Return of Howell.
of Charleston, S. C. which he was incli-
ned to believe. Out to breakfast, then to
the Delta Office. Tracy there and Col.
Brown, one of the late editors (who had
been to Charleston, probably with Ben. But-
ler, during the time of the convention) with
whom I talked awhile, then went back
to the rotunda. With Schell to the City Hotel,
and again to the Delta Office. Returning
to the rotunda we met Harris and drank
with him, being earnestly [word crossed out] invited to
visit his wife and house this evening.
Enter Howell from Baton Rouge. When
he went thither he found that our faithful
contrabands had turned our quarters
into a negro-boarding house. William,
Hills negro had modestly suggested that
Howell had better [word crossed out] purchase a new supply
of crockery, as probably he wouldn t like
to use those appropriated by dem niggers.
Howell, returning, had accompanied an
expedition to Plaquemine under Col. Paine.
Hamilton, Hayes, Schell and A. G. were
all present to welcome Howell. This after-
noon I was accosted by Longacre, formerly
engraver to the Picayune in Bob Gun s time;
he was here in some position, connected, I
[think] with the [word crossed out] army. We sold Howell
|Title:||Thomas Butler Gunn Diaries, Volume Twenty-One: page two hundred and thirty-four|
|Description:||Regarding the return of Howell to New Orleans.|
|Subject:||African Americans; Brown, Lieutenant-Colonel; Butler, Benjamin F.; Civil War; Gunn, Thomas Butler; Harris, Lizzie; Harris, T. Decatur; Hills, A.G.; Howell; Longacre; Paine, Halbert E.; Schell, Frank H.; Tracy (New Orleans); William (Louisiana)|
|Coverage (City/State):||[New Orleans, Louisiana]; Charleston, South Carolina; Baton Rouge, [Louisiana]|
|Title:||Thomas Butler Gunn Diaries, Volume Twenty-One|
|Description:||Includes Gunn's descriptions of his experiences as a war correspondent for ""The New York Tribune"" at New Orleans, Louisiana, and Baton Rouge, Louisiana; boarding house living; a visit to the Rawlings family; a fight with Mr. Blankman at his boarding house; his journey on the North Star with the Banks expedition; the re-occupation of Baton Rouge by Union forces; a visit to a sugar plantation in Louisiana; and Fanny Fern's daughter Grace Thomson's death.|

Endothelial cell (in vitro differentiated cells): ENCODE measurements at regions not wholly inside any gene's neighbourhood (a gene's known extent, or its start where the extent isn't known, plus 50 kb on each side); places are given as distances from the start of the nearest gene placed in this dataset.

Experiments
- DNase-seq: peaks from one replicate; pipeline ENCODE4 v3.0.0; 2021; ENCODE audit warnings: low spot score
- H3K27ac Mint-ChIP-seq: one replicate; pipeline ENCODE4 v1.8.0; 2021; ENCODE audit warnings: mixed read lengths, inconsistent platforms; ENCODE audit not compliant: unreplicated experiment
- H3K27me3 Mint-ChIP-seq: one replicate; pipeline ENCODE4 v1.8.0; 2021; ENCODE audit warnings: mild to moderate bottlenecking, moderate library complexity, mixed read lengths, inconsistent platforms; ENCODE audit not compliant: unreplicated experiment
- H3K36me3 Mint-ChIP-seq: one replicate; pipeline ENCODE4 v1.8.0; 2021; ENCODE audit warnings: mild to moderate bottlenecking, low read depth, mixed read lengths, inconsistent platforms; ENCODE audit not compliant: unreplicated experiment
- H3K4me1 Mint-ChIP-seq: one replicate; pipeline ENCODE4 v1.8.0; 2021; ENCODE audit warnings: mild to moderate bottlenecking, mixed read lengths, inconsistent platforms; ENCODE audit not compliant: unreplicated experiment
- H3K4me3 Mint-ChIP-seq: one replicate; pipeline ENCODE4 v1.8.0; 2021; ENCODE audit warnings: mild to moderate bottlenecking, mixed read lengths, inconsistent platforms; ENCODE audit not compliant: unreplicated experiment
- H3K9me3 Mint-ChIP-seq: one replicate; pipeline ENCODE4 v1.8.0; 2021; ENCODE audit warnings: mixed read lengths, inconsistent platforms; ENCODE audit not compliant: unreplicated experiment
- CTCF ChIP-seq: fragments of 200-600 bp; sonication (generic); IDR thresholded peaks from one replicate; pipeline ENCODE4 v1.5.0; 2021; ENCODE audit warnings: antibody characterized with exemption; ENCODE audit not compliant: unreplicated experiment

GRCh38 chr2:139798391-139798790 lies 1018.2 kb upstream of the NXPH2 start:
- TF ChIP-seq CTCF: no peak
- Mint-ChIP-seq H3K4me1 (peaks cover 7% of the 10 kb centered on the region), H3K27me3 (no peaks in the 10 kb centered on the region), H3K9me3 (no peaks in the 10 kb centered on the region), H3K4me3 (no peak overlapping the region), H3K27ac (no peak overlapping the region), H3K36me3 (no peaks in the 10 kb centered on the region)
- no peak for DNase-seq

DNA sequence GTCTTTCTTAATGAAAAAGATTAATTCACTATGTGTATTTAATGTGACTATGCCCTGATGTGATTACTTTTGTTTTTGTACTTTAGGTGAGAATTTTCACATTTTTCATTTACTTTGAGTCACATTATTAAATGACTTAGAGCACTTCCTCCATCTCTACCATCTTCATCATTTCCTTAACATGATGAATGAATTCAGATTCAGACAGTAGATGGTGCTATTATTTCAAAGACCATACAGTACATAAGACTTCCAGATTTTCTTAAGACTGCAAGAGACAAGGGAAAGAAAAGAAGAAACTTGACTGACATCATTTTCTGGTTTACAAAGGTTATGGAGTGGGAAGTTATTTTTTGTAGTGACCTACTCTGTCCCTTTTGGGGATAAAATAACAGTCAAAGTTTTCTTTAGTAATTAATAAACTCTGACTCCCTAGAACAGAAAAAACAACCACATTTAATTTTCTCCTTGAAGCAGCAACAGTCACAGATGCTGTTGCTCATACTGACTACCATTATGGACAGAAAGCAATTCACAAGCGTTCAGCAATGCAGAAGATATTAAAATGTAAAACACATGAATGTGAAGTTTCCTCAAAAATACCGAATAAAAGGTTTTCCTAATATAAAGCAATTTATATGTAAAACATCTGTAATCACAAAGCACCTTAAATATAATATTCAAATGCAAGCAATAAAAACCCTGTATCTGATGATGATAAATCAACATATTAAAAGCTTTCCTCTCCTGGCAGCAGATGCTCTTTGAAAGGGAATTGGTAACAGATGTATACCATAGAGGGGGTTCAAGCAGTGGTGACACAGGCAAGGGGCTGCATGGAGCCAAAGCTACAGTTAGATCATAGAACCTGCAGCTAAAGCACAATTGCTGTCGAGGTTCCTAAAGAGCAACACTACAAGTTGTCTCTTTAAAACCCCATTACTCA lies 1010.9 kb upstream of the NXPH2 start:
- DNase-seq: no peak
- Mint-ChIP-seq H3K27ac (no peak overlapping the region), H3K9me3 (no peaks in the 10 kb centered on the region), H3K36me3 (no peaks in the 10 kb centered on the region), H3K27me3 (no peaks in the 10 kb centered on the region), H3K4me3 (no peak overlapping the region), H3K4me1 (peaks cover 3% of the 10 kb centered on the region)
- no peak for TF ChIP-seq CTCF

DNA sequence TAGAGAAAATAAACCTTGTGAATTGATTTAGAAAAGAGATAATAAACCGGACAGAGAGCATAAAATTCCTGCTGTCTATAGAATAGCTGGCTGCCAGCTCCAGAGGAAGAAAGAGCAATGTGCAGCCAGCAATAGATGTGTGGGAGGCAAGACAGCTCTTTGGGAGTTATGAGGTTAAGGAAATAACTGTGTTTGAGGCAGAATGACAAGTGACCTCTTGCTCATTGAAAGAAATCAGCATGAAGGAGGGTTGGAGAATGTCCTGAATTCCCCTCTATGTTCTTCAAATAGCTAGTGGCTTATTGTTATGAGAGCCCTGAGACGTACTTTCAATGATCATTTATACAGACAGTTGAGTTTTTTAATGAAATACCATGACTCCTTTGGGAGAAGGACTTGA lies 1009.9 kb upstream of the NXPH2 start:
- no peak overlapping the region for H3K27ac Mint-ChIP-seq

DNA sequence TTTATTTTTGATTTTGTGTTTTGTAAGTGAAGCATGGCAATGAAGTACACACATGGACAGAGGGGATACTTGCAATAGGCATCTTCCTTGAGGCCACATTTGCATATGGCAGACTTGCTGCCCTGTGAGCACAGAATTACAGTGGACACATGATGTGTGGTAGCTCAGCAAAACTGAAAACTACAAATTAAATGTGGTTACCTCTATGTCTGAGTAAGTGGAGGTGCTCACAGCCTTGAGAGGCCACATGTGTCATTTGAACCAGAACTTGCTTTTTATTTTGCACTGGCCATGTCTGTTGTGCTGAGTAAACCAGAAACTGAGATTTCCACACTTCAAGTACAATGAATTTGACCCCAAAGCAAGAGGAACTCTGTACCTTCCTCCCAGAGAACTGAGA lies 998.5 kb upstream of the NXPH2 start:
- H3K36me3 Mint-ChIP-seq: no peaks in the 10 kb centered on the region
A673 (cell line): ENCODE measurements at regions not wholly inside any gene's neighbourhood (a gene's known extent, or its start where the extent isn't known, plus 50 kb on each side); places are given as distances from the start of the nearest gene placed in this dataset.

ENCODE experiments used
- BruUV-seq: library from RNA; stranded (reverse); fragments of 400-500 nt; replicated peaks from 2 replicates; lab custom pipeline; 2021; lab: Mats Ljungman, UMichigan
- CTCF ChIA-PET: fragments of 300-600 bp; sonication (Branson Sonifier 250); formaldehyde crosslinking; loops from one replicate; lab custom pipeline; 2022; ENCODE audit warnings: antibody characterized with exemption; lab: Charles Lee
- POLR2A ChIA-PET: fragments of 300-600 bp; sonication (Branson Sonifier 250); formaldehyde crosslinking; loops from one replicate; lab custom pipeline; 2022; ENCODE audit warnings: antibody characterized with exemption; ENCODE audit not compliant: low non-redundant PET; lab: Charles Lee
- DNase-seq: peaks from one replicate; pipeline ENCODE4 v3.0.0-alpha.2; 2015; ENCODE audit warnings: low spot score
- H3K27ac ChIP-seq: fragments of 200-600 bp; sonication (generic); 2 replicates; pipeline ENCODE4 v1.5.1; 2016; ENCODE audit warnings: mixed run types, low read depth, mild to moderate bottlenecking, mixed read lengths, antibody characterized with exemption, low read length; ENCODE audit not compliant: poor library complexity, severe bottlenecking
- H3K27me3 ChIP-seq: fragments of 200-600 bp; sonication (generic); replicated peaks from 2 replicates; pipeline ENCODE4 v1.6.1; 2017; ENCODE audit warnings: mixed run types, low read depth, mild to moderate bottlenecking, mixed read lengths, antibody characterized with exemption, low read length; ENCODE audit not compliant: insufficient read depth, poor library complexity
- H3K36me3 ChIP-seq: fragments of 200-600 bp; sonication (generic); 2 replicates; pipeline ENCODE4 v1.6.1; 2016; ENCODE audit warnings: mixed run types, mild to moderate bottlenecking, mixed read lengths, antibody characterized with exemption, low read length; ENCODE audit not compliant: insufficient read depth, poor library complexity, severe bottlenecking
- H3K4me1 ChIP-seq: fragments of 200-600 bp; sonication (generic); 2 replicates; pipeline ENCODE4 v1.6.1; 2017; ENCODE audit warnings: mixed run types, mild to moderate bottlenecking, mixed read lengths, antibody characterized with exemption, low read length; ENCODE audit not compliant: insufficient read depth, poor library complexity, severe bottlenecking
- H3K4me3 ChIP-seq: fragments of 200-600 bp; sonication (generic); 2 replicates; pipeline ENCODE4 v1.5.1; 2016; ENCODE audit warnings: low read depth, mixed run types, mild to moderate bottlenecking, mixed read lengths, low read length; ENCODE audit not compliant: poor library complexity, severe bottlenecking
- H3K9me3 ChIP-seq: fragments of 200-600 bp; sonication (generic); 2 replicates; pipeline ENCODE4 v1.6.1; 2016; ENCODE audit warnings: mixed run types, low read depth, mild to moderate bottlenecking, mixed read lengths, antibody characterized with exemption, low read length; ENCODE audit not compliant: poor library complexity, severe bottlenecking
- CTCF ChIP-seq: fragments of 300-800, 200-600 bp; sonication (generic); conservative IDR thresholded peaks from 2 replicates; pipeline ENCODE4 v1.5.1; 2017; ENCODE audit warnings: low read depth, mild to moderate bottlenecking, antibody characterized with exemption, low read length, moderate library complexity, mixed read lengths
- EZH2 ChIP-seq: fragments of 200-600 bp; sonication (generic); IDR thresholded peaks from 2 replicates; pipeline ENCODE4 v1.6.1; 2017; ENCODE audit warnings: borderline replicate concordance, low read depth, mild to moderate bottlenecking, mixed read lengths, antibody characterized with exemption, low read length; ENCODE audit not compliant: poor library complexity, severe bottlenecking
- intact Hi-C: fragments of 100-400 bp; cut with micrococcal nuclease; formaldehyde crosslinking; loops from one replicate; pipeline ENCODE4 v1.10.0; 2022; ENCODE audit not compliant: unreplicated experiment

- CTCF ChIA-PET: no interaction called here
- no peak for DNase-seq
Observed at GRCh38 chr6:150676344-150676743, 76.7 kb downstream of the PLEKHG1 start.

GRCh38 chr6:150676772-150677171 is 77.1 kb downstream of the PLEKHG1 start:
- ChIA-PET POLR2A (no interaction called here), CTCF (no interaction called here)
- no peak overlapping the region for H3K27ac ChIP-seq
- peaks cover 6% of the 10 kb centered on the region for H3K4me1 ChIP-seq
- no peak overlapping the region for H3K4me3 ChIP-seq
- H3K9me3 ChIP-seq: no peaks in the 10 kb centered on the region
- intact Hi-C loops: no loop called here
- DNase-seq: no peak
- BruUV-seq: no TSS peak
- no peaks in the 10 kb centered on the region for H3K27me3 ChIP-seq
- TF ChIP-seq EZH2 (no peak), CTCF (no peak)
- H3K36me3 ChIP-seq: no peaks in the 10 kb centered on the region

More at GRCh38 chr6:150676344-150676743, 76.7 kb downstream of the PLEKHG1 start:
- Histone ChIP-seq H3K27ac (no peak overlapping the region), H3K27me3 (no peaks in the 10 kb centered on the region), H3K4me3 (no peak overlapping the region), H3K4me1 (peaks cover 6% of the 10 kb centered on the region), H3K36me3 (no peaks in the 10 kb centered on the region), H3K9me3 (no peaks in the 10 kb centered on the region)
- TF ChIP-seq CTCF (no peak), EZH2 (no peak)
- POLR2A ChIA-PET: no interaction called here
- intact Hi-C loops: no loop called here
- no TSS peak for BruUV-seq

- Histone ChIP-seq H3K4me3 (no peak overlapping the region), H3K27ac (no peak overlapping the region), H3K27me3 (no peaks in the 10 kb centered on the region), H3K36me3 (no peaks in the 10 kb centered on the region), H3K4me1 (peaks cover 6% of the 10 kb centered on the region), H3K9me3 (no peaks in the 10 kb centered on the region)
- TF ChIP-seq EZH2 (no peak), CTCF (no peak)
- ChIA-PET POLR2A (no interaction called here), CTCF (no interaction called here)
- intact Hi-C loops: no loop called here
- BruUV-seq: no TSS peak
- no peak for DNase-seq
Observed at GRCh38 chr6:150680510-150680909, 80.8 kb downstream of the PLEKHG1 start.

|Subject:||African Americans; Boardinghouses; Bohemians; Civil War; Gunn, Thomas Butler; Journalism; Military; Publishers and publishing; Transportation; Travel; Women|
|Coverage (City/State):||New York, New York; New Orleans, Louisiana; Baton Rouge, Louisiana|
|Note:||Thomas Butler Gunn was born February 15, 1826, in Banbury, England, and came to New York in 1849. During the Civil War he worked as a correspondent for the New York Tribune and the New York Evening Post. He returned to England in 1863, and died in Birmingham in April 1903. The collection includes twenty-one volumes of his diaries, including newspaper clippings, letters, photographs, sketches, and various other items inserted by Gunn. Diary entries date from July 7, 1849, to April 7, 1863, and include his experiences with the New York publishing and literary world, his descriptions of boarding houses, his travels throughout the United States, and his experiences traveling with the Federal army as a Civil War correspondent.|
|Publisher:||Missouri History Museum|
|Rights:||Copyright 2010 Missouri History Museum.|
|Source:||Page images, transcriptions, and metadata of the Thomas Butler Gunn diaries have been provided by the Missouri History Museum.|